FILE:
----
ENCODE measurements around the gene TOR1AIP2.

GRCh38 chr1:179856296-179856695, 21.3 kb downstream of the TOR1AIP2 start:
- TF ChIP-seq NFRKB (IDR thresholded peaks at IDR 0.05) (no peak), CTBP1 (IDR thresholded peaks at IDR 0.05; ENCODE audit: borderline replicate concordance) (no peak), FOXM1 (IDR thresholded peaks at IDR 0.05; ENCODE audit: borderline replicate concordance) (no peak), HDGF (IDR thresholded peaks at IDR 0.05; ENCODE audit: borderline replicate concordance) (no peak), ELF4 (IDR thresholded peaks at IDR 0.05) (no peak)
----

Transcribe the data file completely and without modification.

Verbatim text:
ENCODE measurements around the gene TOR1AIP2.

GRCh38 chr1:179856296-179856695, 21.3 kb downstream of the TOR1AIP2 start:
- TF ChIP-seq NFRKB (IDR thresholded peaks at IDR 0.05) (no peak), CTBP1 (IDR thresholded peaks at IDR 0.05; ENCODE audit: borderline replicate concordance) (no peak), FOXM1 (IDR thresholded peaks at IDR 0.05; ENCODE audit: borderline replicate concordance) (no peak), HDGF (IDR thresholded peaks at IDR 0.05; ENCODE audit: borderline replicate concordance) (no peak), ELF4 (IDR thresholded peaks at IDR 0.05) (no peak)